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1.  The Macrophage Galactose-Type C-Type Lectin (MGL) Modulates Regulatory T Cell Functions 
PLoS ONE  2015;10(7):e0132617.
Regulatory T cells (Tregs) are physiologically designed to prevent autoimmune disease and maintain self-tolerance. In tumour microenvironments, their presence is related to a poor prognosis, and they influence the therapeutic outcome due to their capacity to suppress the immune response by cell-cell contact and to release immunosuppressive cytokines. In this study, we demonstrate that Treg immunosuppressive activity can be modulated by the cross-linking between the CD45RA expressed by Tregs and the C-type lectin MGL. This specific interaction strongly decreases the im-munosuppressive activity of Tregs, restoring the proliferative capacity of co-cultured T lymphocytes. This effect can be attributed to changes in CD45RA and TCR signalling through the inhibition of Lck and inactivation of Zap-70, an increase in the Foxp3 methylation status and, ultimately, the reduced production of suppressive cytokines. These results indicate a role of MGL as an immunomodulator within the tumour microenvironment interfering with Treg functions, suggesting its possible use in the design of anticancer vaccines.
doi:10.1371/journal.pone.0132617
PMCID: PMC4493043  PMID: 26147970
2.  Gene Expression Profile of Patients with Mayer-Rokitansky-Küster-Hauser Syndrome: New Insights into the Potential Role of Developmental Pathways 
PLoS ONE  2014;9(3):e91010.
Mayer-Rokitansky-Küster-Hauser syndrome (MRKHS) is a rare disease characterized by congenital aplasia of uterus and vagina. Although many studies have investigated several candidate genes, up to now none of them seem to be responsible for the aetiology of the syndrome. In our study, we identified differences in gene expression profile of in vitro cultured vaginal tissue of MRHKS patients using whole-genome microarray analysis. A group of eight out of sixteen MRKHS patients that underwent reconstruction of neovagina with an autologous in vitro cultured vaginal tissue were subjected to microarray analysis and compared with five healthy controls. Results obtained by array were confirmed by qRT-PCR and further extended to other eight MRKHS patients. Gene profiling of MRKHS patients delineated 275 differentially expressed genes, of which 133 downregulated and 142 upregulated. We selected six deregulated genes (MUC1, HOXC8, HOXB2, HOXB5, JAG1 and DLL1) on the basis of their fold change, their differential expression in most patients and their relevant role in embryological development. All patients showed upregulation of MUC1, while HOXB2 and HOXB5 were downregulated, as well as Notch ligands JAG1 and DLL1 in the majority of them. Interestingly, HOXC8 was significantly upregulated in 47% of patients, with a differential expression only in MRKHS type I patients. Taken together, our results highlighted the dysregulation of developmental genes, thus suggesting a potential alteration of networks involved in the formation of the female reproductive tract and providing a useful clue for understanding the pathophysiology of MRKHS.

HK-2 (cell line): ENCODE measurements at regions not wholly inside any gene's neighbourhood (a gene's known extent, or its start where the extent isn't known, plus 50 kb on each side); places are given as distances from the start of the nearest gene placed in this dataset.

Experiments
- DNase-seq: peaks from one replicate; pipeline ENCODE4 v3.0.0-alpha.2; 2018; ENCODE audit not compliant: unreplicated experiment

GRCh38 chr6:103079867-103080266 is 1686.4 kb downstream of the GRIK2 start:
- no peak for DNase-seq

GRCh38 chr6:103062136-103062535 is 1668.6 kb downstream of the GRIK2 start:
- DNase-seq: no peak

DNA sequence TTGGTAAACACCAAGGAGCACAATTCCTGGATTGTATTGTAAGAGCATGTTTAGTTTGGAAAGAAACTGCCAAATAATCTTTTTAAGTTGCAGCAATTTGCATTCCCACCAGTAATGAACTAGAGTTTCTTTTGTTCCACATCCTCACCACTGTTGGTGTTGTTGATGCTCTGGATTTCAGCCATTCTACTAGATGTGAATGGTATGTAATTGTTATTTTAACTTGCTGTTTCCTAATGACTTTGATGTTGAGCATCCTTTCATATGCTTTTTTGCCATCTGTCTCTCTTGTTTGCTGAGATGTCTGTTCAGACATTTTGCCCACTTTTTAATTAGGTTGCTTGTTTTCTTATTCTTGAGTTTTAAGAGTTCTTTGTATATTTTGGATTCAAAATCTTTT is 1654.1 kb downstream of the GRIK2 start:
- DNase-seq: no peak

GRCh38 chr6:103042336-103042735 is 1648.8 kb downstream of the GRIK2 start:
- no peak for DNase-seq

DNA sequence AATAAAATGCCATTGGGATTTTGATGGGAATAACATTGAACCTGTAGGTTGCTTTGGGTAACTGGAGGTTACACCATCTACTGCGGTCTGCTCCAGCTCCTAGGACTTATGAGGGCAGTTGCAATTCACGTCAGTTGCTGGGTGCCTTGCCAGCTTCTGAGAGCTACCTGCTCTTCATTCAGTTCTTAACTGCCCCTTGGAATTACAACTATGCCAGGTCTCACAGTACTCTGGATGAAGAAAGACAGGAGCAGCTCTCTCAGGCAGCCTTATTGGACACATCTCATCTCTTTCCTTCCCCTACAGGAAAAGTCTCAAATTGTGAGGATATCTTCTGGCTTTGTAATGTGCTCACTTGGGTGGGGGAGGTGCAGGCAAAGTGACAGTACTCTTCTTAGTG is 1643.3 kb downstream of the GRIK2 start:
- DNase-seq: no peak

doi:10.1371/journal.pone.0091010
PMCID: PMC3946625  PMID: 24608967
4.  First case of isolated vaginal metastasis from breast cancer treated by surgery 
BMC Cancer  2012;12:479.
Background
Breast cancer is a leading cause of death in developed countries. This neoplasm frequently relapses at distant sites such as bone, lung, pleura, brain and liver but rarely in the lower female genital tract.
Case presentation
We present the first case of isolated vaginal breast cancer metastasis and its surgical treatment.
Conclusion
This case report focuses on the importance of an accurate genital tract examination as part of regular follow up in breast cancer survivors. Indeed, after this experience we feel that surgery could be considered a valid option for the treatment of an isolated vaginal metastasis.
doi:10.1186/1471-2407-12-479
PMCID: PMC3495020  PMID: 23075305
Breast cancer; Radical surgery; Vaginal metastasis
5.  Monoclonal Antibodies in Gynecological Cancer: A Critical Point of View 
During the last decades, several improvements in treating gynecological malignancies have been achieved. In particular, target therapies, mostly monoclonal antibodies, have emerged as an attractive option for the treatment of these malignancies. In fact, various molecular-targeted agents have been developed for a variety of malignancies with the objective to interfere with a precise tumor associated receptor, essential for cancer cell survival or proliferation, blocking its function, of the cancer cells. Alternatively, monoclonal antibodies have been developed to block immune suppression or enhance functions of immune effector cells. So far, several monoclonal antibodies have been tested for clinical efficacy for the treatment of gynecological cancers. Antibodies against Vascular Endothelial Growth Factor (VEGF) and Epidermal Growth Factor Receptor (EGFR) have been used in different neoplasms such as ovarian and cervical cancer. Catumazumab, a bivalent antibody against CD3 and EpCAM, is effective in the treatment of neoplastic ascites. Other antibodies are peculiar for specific cancer-associated antigen such as Oregovomab against CA125 or Farletuzumab against the folate receptor. Here we describe the preclinical and clinical experience gained up to now with monoclonal antibodies in tumors of the female genital tract and trace future therapeutic and research venues.